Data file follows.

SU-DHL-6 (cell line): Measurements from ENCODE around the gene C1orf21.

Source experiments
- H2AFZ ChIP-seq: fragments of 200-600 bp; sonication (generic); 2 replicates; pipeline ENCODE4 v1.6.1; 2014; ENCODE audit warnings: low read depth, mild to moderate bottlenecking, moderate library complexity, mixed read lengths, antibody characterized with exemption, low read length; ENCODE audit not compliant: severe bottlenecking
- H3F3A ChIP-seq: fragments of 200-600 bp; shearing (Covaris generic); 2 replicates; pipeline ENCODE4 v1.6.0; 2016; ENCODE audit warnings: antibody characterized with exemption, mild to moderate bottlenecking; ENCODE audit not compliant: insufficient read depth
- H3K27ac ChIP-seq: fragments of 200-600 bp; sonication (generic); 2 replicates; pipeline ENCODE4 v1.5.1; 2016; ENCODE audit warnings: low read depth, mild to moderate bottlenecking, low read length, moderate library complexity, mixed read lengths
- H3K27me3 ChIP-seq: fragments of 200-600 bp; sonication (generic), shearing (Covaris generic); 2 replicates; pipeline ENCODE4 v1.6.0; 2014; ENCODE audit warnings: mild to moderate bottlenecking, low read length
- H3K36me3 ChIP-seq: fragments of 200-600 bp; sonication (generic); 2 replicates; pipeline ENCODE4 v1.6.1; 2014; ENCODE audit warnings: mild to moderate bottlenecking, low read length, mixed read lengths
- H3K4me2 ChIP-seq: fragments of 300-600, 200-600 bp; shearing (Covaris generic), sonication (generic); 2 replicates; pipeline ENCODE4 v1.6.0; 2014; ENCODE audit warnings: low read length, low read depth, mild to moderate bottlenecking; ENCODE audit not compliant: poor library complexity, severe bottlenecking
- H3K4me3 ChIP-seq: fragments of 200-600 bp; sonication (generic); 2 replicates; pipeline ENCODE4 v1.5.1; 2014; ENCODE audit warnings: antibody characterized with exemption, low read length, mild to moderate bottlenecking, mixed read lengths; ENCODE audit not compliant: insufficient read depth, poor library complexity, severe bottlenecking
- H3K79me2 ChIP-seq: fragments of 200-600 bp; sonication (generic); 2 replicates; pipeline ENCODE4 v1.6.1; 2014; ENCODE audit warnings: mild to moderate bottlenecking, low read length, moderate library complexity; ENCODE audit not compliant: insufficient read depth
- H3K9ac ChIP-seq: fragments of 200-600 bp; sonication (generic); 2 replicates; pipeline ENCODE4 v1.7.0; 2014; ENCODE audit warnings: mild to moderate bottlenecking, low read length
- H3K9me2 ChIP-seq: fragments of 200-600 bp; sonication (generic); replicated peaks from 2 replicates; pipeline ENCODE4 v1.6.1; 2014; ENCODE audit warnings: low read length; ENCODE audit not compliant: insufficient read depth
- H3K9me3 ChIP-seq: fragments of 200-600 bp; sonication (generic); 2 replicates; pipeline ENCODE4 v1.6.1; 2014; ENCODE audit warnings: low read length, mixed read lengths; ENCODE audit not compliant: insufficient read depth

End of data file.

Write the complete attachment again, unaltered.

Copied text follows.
SU-DHL-6 (cell line): Measurements from ENCODE around the gene C1orf21.

Source experiments
- H2AFZ ChIP-seq: fragments of 200-600 bp; sonication (generic); 2 replicates; pipeline ENCODE4 v1.6.1; 2014; ENCODE audit warnings: low read depth, mild to moderate bottlenecking, moderate library complexity, mixed read lengths, antibody characterized with exemption, low read length; ENCODE audit not compliant: severe bottlenecking
- H3F3A ChIP-seq: fragments of 200-600 bp; shearing (Covaris generic); 2 replicates; pipeline ENCODE4 v1.6.0; 2016; ENCODE audit warnings: antibody characterized with exemption, mild to moderate bottlenecking; ENCODE audit not compliant: insufficient read depth
- H3K27ac ChIP-seq: fragments of 200-600 bp; sonication (generic); 2 replicates; pipeline ENCODE4 v1.5.1; 2016; ENCODE audit warnings: low read depth, mild to moderate bottlenecking, low read length, moderate library complexity, mixed read lengths
- H3K27me3 ChIP-seq: fragments of 200-600 bp; sonication (generic), shearing (Covaris generic); 2 replicates; pipeline ENCODE4 v1.6.0; 2014; ENCODE audit warnings: mild to moderate bottlenecking, low read length
- H3K36me3 ChIP-seq: fragments of 200-600 bp; sonication (generic); 2 replicates; pipeline ENCODE4 v1.6.1; 2014; ENCODE audit warnings: mild to moderate bottlenecking, low read length, mixed read lengths
- H3K4me2 ChIP-seq: fragments of 300-600, 200-600 bp; shearing (Covaris generic), sonication (generic); 2 replicates; pipeline ENCODE4 v1.6.0; 2014; ENCODE audit warnings: low read length, low read depth, mild to moderate bottlenecking; ENCODE audit not compliant: poor library complexity, severe bottlenecking
- H3K4me3 ChIP-seq: fragments of 200-600 bp; sonication (generic); 2 replicates; pipeline ENCODE4 v1.5.1; 2014; ENCODE audit warnings: antibody characterized with exemption, low read length, mild to moderate bottlenecking, mixed read lengths; ENCODE audit not compliant: insufficient read depth, poor library complexity, severe bottlenecking
- H3K79me2 ChIP-seq: fragments of 200-600 bp; sonication (generic); 2 replicates; pipeline ENCODE4 v1.6.1; 2014; ENCODE audit warnings: mild to moderate bottlenecking, low read length, moderate library complexity; ENCODE audit not compliant: insufficient read depth
- H3K9ac ChIP-seq: fragments of 200-600 bp; sonication (generic); 2 replicates; pipeline ENCODE4 v1.7.0; 2014; ENCODE audit warnings: mild to moderate bottlenecking, low read length
- H3K9me2 ChIP-seq: fragments of 200-600 bp; sonication (generic); replicated peaks from 2 replicates; pipeline ENCODE4 v1.6.1; 2014; ENCODE audit warnings: low read length; ENCODE audit not compliant: insufficient read depth
- H3K9me3 ChIP-seq: fragments of 200-600 bp; sonication (generic); 2 replicates; pipeline ENCODE4 v1.6.1; 2014; ENCODE audit warnings: low read length, mixed read lengths; ENCODE audit not compliant: insufficient read depth